Members of this warrior tribe have always been fiercely protective of their environs; in the early 90s, when logging and hunting threatened to wipe out the nearby forests, the village elders, notably Tsilie Sakhrie, rose to the occasion. Hunting, which was practised extensively across the region was decisively banned, while the forests around were declared as the Khonoma Nature Conservation and Tragopan Sanctuary (1998). It is due to this foresight that, today, the woods are alive with the cries and calls of wildlife that is regaining its numbers once again. Protection and conservation of the Blyth’s Tragopan (Tragopan blythii), the State Bird of Nagaland was also initiated by the community. The sanctuary adjoins the Japfu mountain range and is designated as an Important Bird Area (IBA). Besides the Tragopan, it shelters many other rare and endangered avifauna species. This is even more significant considering that wildlife hunting is a way of life with Naga tribes. That the community collectively decided to ban hunting exercises in the entire village, and not only the sanctuary, speaks volumes about how far it has travelled since its headhunting days.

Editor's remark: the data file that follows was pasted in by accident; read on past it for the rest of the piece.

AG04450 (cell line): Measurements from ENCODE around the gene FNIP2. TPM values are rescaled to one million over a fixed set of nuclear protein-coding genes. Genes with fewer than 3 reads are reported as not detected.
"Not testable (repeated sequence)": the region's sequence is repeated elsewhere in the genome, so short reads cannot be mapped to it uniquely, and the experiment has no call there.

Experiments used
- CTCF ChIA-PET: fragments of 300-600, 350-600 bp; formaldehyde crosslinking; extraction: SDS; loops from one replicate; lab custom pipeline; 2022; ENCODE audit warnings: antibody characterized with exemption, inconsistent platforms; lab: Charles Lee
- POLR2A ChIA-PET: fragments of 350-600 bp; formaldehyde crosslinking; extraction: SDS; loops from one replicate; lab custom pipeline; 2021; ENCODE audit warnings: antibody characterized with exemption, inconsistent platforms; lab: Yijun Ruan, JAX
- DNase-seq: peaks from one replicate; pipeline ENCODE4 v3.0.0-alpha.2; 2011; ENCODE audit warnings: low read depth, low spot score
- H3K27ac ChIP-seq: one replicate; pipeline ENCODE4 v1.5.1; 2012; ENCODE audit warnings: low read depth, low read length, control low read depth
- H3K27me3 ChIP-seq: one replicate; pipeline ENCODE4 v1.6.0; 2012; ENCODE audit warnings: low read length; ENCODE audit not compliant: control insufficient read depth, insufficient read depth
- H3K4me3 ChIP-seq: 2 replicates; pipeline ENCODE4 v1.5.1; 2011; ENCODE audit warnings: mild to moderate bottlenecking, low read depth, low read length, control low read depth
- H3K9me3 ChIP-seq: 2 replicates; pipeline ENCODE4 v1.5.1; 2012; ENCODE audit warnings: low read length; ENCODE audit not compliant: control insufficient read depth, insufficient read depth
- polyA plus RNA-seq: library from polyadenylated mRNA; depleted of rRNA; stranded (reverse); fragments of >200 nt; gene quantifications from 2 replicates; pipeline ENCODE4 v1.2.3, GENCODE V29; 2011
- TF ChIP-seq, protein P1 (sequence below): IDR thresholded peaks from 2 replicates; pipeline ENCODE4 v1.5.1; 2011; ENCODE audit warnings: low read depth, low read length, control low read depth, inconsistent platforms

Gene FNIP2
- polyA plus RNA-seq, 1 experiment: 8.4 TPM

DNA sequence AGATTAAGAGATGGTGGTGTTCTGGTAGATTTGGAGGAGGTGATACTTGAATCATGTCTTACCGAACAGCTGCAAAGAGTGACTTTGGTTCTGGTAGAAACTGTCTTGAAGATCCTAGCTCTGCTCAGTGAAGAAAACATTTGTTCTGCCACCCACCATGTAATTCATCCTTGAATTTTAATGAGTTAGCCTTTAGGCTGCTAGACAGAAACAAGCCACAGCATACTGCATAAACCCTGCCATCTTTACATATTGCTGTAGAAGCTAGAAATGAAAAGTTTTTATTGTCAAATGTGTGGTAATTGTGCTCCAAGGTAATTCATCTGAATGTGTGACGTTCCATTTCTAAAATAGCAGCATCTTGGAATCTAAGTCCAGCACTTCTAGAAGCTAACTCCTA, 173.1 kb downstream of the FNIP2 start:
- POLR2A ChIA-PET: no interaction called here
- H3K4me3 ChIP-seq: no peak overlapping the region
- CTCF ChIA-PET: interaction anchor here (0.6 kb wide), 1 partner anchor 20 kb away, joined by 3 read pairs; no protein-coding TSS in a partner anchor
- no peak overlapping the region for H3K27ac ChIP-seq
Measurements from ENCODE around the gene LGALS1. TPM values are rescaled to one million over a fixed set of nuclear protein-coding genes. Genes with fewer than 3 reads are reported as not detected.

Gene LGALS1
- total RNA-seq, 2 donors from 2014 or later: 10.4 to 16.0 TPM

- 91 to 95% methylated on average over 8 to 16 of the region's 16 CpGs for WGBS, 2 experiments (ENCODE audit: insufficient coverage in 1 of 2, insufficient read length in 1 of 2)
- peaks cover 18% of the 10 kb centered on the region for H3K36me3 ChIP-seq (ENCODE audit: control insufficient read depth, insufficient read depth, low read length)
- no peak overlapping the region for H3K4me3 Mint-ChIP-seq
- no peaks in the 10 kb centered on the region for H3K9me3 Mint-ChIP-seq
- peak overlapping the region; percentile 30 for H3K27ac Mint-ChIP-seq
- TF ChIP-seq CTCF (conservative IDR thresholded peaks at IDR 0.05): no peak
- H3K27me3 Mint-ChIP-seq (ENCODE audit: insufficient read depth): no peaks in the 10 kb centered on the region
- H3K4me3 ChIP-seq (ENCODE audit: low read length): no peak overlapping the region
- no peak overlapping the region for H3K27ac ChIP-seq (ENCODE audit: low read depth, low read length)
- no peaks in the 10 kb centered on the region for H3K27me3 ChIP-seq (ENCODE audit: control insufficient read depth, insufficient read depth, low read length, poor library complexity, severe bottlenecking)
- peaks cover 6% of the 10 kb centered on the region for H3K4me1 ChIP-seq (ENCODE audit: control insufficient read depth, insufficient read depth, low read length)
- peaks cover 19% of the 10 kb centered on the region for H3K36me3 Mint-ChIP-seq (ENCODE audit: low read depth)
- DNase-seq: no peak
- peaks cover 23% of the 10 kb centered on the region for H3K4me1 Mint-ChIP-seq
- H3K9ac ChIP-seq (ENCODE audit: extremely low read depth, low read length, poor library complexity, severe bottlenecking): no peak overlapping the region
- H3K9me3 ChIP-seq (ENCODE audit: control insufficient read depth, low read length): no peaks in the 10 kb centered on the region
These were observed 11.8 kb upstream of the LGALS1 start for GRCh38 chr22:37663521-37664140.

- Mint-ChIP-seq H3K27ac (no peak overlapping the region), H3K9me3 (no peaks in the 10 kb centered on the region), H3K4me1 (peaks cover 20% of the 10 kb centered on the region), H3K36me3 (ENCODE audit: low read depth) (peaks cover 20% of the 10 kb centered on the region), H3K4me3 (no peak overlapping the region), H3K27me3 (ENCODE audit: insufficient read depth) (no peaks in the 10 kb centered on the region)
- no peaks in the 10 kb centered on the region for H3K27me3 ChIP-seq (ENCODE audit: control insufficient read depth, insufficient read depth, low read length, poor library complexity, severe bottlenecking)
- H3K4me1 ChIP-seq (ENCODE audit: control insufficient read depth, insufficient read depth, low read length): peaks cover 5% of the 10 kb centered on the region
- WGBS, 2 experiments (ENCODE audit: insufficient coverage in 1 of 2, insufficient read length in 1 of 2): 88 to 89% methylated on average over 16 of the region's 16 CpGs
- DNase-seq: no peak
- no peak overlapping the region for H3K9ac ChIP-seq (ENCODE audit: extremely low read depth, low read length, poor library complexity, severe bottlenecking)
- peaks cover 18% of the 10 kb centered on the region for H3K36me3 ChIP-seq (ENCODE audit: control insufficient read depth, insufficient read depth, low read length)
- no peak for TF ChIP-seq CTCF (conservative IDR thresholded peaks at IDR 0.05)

As if to live up to its reputation of being difficult to conquer, the road to Khonoma is a battle in itself. The hour-long ride from Kohima rattles every muscle and bone in your body, but at the end, as if to compensate for the gruelling journey, the road opens up to splendid views of wood and stone houses hugging the mountain slopes. In 2003, the Khonoma Tourism Development Board was constituted to encourage local men and women of the village to work as tourist guides, tour operators and interpreters. In the same year, the Union Ministry of Tourism and Culture adopted Khonoma under its Green Village Project, making way for a circular road and solar lights. This postcard village is interconnected by a maze of stone pathways and dirt tracks, making it an absolute walker’s paradise. The morning after my arrival, I set out to explore the tiny alleys. Tsilie, my enthusiastic guide, led us to our first stop, at the craftsman Angulie’s workshop. Angulie has won a national award for his skills in weaving an array of bamboo products. At 62, his eyesight is still strong and he spends most of the day crafting intricate designs. We followed this up with a visit to a family of handloom weavers, who make lovely shawls and jackets. Nagaland is home to 16 (officially-recognised) tribes, each of them having distinct vocations, livelihoods and skills.